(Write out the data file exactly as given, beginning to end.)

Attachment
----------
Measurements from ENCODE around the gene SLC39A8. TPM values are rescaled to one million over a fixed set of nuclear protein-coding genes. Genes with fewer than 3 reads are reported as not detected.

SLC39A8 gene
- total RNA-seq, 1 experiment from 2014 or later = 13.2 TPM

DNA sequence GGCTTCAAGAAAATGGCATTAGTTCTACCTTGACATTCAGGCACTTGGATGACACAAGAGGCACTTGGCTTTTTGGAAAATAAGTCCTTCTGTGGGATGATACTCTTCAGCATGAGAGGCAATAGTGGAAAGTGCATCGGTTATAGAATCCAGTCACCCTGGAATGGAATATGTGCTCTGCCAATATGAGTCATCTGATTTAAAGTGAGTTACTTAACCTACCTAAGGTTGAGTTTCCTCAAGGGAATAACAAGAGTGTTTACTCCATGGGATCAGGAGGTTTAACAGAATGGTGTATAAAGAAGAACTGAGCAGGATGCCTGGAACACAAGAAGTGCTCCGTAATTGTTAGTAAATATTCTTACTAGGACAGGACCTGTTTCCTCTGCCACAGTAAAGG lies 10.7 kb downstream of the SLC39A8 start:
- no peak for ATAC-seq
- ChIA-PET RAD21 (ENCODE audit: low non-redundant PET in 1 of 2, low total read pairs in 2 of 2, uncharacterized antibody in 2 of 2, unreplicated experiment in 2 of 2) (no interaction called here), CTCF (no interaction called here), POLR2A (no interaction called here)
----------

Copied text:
Measurements from ENCODE around the gene SLC39A8. TPM values are rescaled to one million over a fixed set of nuclear protein-coding genes. Genes with fewer than 3 reads are reported as not detected.

SLC39A8 gene
- total RNA-seq, 1 experiment from 2014 or later = 13.2 TPM

DNA sequence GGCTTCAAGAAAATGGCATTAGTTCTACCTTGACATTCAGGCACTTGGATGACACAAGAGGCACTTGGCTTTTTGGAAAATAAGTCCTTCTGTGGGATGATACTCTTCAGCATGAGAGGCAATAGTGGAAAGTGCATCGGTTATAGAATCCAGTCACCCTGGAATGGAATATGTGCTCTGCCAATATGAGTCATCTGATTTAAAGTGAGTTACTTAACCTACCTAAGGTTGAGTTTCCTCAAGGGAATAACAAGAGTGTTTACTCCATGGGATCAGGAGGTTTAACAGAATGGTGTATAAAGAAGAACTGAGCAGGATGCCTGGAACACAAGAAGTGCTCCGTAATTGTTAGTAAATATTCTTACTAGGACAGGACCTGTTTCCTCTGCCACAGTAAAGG lies 10.7 kb downstream of the SLC39A8 start:
- no peak for ATAC-seq
- ChIA-PET RAD21 (ENCODE audit: low non-redundant PET in 1 of 2, low total read pairs in 2 of 2, uncharacterized antibody in 2 of 2, unreplicated experiment in 2 of 2) (no interaction called here), CTCF (no interaction called here), POLR2A (no interaction called here)